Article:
Sonoran Native Virtual Tour - CREOSOTE

Larrea tridentata        |       ‎Zygophyllaceae       |        creosote



Desert Ecology:


The chemicals produced by this plant create a volatile fragrance after rainfall, which is described by desert-dwellers as “the smell of rain”. This evergreen shrub with small yellow flowers, produces a small , wooly fruit when pollinated by insects (especially bees). More than 22 species feed only on creosote flowers including the creosote grasshopper, and creosote katydid . The shrub often acts as a nurse plant for Echinocereus, Mammallaria, Peniocereus, Although all members of the species are drought tolerant, living for up to two years without rain, some have evolved changes in ploidy count (chromosome copy) which confers another level of evolutionary adaptation to different environmental conditions. This plant can clone itself by sending up satellite shoots cluster of new growth in the form of a “doughnut” sixteen meters in radius, and is estimated to be about 10,000 years old.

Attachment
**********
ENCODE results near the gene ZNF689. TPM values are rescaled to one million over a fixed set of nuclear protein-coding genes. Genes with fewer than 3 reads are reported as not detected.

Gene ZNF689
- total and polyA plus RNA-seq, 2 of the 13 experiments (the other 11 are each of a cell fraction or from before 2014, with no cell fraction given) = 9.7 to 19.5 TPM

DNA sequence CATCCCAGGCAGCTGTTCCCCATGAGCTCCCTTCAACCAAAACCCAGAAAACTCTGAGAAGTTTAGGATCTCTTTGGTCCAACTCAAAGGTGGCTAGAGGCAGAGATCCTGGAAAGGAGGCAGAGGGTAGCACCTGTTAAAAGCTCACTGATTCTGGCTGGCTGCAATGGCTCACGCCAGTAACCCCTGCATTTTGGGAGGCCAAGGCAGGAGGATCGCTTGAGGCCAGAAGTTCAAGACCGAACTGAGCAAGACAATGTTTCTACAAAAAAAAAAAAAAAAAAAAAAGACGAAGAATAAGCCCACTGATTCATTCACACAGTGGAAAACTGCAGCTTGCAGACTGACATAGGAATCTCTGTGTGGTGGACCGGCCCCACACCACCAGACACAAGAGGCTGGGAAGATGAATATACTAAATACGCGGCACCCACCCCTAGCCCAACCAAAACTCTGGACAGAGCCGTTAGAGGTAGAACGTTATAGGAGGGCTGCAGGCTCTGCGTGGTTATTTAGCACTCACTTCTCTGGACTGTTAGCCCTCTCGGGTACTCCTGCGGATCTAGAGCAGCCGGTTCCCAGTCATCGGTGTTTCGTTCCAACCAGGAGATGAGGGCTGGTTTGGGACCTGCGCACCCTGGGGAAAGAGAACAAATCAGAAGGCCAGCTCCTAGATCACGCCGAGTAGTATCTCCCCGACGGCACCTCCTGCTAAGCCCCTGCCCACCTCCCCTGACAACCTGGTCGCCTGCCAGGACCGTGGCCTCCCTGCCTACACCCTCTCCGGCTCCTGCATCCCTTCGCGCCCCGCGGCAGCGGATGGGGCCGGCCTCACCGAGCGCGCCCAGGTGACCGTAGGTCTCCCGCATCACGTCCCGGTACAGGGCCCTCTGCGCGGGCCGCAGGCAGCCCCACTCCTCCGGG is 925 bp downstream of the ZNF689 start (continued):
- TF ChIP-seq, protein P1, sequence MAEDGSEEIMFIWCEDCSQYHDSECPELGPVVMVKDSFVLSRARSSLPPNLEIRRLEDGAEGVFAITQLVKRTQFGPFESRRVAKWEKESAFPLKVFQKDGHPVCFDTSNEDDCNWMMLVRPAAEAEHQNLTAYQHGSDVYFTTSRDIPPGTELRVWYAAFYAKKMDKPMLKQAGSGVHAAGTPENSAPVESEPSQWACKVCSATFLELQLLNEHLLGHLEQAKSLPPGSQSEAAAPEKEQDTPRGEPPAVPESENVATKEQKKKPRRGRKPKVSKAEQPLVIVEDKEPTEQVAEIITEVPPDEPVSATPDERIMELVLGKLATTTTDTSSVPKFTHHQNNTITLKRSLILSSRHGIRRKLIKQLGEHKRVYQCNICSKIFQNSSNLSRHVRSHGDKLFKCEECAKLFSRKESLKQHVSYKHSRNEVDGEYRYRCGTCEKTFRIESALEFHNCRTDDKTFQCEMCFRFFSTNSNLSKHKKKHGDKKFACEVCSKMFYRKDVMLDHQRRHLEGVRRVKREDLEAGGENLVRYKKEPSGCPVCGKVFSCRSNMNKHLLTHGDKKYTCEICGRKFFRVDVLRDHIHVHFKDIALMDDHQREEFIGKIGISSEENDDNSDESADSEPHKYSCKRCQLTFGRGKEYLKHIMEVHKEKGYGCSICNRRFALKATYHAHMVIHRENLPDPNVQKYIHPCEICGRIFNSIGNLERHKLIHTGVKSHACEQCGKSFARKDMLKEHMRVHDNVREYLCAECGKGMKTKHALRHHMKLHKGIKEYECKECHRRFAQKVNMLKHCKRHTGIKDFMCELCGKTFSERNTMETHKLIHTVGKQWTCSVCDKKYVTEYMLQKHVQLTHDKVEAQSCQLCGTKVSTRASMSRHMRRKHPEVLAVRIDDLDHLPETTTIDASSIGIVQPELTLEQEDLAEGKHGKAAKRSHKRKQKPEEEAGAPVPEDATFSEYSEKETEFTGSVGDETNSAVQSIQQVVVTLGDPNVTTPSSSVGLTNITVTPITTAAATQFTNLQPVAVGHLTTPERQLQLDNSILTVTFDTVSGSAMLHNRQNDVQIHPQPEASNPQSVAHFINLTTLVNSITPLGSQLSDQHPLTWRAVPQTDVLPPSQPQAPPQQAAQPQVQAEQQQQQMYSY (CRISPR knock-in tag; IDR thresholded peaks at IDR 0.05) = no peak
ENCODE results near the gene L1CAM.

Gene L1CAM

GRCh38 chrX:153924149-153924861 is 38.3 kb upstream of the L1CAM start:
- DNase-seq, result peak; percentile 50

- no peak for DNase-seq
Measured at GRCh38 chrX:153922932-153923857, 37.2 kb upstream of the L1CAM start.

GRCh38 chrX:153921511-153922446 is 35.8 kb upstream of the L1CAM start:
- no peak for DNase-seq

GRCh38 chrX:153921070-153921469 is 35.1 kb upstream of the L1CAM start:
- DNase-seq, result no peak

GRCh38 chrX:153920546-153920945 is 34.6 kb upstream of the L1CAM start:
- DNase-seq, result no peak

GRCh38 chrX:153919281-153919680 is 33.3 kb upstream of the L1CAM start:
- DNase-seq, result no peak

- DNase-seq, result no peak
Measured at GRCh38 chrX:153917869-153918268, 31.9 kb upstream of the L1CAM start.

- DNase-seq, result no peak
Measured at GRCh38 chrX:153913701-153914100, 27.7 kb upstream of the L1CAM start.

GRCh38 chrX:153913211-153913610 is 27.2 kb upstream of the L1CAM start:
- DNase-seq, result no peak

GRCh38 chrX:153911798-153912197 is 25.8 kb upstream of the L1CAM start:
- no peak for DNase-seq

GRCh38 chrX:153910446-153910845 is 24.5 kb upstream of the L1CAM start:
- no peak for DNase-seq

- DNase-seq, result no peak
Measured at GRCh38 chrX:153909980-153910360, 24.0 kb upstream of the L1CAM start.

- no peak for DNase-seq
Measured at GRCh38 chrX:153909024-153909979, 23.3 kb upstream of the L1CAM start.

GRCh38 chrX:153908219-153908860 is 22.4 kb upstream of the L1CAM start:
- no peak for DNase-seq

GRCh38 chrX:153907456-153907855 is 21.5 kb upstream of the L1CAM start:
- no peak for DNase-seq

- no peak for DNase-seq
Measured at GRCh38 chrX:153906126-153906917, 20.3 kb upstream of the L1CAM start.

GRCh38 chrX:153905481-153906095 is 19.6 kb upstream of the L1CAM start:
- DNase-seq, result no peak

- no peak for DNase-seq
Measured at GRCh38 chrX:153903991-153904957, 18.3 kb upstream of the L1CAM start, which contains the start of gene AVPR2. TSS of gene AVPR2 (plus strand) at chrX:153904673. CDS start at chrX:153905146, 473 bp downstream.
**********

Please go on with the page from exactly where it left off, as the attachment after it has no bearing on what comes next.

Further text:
The secondary metabolites and resins produced by this plant, caused many to refer to it as “greasewood” and for many native people to use it medicinally . Among these medicinal applications were treatment of smelly feet, infertility, tea for cold/sore throat/cough/fever/congestion, stomach problems, bowel regulation, tea from roots for ulcers, UTIs, herpes, shingles, rheumatism, arthritis, liver and kidney problems, fertility issues, paralysis, swelling, diabetes, tumors, cancer, painkiller, sanitizer, wound healing agent. It was also noted for its usefulness in treating nausea, menstrual cramps, intestinal discomfort, and dandruff . The Seri smoked galls formed by creosote gall midge like tobacco. Creosote is currently marketed as “chaparral tea” . The resin was also used as glue and for waterproofing.




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